Skip to comments.Study: CO2 may not warm the planet as much as thought
Posted on 11/25/2011 5:29:44 PM PST by SeekAndFind
The climate may be less sensitive to carbon dioxide than we thought and temperature rises this century could be smaller than expected. That's the surprise result of a new analysis of the last ice age. However, the finding comes from considering just one climate model, and unless it can be replicated using other models, researchers are dubious that it is genuine.
As more greenhouse gases enter the atmosphere, more heat is trapped and temperatures go up but by how much? The best estimates say that if the amount of carbon dioxide in the atmosphere doubles, temperatures will rise by 3 °C. This is the "climate sensitivity".
But the 3 °C figure is only an estimate. In 2007, the Intergovernmental Panel on Climate Change (IPCC) said the climate sensitivity could be anywhere between 2 and 4.5 °C. That means the temperature rise from a given release of carbon dioxide is still uncertain.
There have been several attempts to pin down the sensitivity. The latest comes from Andreas Schmittner of Oregon State University, Corvallis, and colleagues, who took a closer look at the Last Glacial Maximum around 20,000 years ago, when the last ice age was at its height.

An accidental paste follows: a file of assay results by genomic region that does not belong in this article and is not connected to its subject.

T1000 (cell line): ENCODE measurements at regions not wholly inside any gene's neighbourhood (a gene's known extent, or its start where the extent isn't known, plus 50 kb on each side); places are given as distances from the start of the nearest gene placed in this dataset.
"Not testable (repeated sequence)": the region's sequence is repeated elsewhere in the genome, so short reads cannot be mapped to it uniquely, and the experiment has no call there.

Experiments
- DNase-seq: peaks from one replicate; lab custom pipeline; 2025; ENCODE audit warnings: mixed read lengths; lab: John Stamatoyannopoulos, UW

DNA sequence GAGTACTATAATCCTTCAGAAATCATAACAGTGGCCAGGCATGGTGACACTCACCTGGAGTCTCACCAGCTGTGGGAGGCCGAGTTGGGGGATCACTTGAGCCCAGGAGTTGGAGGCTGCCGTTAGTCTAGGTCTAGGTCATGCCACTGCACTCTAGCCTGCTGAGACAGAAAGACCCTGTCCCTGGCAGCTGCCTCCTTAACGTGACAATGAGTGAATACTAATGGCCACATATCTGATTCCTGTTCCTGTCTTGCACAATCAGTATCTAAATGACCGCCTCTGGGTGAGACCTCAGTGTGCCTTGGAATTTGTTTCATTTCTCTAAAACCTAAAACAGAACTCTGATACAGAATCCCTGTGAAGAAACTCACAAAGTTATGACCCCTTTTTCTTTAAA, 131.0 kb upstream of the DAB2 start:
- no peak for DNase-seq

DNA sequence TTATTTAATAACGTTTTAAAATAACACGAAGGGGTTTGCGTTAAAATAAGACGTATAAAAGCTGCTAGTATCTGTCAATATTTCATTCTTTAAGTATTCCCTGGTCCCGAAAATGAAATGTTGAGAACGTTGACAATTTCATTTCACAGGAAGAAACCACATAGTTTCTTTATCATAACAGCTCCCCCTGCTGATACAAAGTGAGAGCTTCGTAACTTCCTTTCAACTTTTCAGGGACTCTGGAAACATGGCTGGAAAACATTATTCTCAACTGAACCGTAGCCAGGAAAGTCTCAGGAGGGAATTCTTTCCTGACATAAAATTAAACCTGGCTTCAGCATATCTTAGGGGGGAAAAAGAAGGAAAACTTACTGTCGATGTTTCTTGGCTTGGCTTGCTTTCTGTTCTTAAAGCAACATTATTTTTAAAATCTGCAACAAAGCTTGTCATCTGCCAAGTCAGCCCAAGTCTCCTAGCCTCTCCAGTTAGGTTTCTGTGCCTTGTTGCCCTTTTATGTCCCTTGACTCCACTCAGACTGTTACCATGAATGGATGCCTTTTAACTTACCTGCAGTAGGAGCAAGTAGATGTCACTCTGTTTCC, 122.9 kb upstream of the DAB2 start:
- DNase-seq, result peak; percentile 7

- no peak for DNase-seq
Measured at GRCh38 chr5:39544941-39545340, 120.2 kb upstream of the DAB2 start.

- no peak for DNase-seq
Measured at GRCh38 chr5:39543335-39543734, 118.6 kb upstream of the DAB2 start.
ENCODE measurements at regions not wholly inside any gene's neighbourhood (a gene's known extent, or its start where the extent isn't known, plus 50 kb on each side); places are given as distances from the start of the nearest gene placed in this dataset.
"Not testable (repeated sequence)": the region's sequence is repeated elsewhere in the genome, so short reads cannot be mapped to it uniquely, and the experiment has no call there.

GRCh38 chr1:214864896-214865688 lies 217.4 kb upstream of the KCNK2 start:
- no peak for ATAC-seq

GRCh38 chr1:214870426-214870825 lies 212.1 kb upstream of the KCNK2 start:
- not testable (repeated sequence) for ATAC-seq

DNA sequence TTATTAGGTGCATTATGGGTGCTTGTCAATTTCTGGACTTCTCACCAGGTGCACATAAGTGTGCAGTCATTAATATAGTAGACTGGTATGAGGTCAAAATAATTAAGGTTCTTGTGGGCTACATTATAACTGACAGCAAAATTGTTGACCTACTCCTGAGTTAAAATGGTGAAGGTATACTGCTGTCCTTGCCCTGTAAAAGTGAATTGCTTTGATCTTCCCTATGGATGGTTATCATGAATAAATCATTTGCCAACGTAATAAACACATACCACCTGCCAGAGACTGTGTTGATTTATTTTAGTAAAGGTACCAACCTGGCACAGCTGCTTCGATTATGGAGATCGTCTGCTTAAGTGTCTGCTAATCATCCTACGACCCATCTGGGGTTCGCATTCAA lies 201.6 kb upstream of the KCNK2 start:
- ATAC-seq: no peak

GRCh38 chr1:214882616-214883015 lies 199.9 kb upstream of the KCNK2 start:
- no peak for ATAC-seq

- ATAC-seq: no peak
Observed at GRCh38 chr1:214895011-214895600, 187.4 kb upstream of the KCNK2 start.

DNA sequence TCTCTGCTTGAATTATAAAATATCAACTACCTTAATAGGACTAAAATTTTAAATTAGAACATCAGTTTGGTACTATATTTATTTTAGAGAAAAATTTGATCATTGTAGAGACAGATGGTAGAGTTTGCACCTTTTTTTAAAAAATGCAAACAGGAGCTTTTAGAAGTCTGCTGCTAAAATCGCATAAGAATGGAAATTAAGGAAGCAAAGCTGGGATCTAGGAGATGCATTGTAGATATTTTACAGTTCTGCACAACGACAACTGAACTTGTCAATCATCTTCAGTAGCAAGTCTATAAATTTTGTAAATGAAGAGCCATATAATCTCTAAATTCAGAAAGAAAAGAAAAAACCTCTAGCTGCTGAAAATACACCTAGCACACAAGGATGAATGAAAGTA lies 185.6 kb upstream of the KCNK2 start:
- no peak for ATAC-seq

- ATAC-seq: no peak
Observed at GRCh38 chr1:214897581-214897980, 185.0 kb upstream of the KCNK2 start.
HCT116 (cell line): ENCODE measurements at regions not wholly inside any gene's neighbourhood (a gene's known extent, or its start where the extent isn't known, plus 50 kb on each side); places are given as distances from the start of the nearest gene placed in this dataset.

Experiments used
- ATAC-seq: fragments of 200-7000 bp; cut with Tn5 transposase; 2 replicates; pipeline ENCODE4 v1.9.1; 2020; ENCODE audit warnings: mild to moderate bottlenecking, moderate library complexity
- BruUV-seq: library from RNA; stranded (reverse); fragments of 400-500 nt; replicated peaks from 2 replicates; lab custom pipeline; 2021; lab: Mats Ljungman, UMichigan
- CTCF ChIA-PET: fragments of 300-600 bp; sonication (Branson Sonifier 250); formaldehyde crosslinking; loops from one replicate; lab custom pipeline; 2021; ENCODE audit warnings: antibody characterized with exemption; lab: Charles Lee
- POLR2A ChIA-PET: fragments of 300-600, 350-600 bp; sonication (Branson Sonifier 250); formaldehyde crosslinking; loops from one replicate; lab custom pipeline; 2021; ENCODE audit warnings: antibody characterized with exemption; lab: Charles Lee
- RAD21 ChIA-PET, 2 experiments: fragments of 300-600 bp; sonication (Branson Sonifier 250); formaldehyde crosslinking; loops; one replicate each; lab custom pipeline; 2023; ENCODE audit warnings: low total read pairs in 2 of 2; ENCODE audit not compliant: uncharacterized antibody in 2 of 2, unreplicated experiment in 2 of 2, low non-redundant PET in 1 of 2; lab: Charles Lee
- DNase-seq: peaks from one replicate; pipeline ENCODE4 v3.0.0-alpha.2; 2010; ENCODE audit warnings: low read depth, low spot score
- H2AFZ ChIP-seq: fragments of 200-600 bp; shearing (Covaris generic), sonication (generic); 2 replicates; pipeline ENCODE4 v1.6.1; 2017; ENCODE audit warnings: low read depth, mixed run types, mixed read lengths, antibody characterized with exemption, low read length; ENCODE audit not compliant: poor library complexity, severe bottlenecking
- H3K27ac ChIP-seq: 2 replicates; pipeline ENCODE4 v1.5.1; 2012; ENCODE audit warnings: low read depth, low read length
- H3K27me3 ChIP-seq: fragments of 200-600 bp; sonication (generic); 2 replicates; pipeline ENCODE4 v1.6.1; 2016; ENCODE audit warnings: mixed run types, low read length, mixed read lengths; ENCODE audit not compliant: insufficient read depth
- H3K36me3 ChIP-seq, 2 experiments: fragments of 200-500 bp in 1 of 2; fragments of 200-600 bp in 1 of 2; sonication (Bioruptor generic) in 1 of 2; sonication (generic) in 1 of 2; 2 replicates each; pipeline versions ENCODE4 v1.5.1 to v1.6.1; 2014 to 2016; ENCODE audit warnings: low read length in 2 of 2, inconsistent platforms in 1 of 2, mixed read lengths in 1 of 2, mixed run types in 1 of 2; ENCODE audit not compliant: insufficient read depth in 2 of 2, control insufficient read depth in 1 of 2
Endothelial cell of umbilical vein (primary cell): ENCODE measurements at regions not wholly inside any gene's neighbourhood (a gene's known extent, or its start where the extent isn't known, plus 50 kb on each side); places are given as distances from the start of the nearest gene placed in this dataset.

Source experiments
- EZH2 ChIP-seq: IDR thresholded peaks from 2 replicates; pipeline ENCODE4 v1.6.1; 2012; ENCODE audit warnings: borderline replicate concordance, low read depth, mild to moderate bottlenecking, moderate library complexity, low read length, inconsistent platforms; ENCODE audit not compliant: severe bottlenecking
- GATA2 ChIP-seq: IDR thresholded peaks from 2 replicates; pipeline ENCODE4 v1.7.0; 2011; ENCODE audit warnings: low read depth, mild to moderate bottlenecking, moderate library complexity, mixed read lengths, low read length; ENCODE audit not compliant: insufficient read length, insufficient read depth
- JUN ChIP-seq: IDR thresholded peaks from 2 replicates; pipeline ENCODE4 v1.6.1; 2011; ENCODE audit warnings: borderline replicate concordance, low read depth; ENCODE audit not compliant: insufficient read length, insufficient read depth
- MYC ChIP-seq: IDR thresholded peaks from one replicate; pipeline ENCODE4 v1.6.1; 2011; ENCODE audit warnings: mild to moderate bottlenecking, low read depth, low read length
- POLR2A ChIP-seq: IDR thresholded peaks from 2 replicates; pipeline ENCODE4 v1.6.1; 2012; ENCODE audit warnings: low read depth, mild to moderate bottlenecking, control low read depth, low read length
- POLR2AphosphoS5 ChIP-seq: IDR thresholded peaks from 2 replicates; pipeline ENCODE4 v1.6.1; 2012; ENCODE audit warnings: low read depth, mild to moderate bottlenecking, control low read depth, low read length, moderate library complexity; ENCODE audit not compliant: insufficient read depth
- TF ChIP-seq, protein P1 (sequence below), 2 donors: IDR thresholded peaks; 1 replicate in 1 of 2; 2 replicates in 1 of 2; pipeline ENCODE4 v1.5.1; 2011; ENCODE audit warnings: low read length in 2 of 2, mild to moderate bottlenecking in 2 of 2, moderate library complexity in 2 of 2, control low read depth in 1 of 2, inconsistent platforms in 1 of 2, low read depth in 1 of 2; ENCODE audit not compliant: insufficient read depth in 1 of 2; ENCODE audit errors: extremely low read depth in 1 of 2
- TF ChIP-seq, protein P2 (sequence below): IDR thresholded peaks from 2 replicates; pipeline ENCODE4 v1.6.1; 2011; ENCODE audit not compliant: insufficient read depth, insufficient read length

They used previously published data to put together a detailed global map of surface temperatures. This showed that the planet was, on average, 2.2 °C cooler than today. We already know from ice cores that greenhouse gas levels in the atmosphere at the time were much lower than they are now.
Schmittner plugged the atmospheric greenhouse gas concentrations that existed during the Last Glacial Maximum into a climate model and tried to recreate the global temperature patterns. He found that he had to assume a relatively small climate sensitivity of 2.4 °C if the model was to give the best fit.
(Excerpt) Read more at newscientist.com ...
All I can add to that headline is: No sh!t Sherlock.
(sorry, couldn't resist)
What is the "WE" stuff?
Climategate II damage control.
“All I can add to that headline is: No sh!t Sherlock.”
Water vapor is a larger greenhouse factor than CO2
The “New Scientist” is a left-leaning eco-friendly publication. For them to admit even a bit that CO2 is not this generation’s chicken-little pollutant shows progress in having the truth reach a closed-mind audience. At some point they will have to conclude that they have bet on the wrong science and will have to admit that AGW skeptics were correct.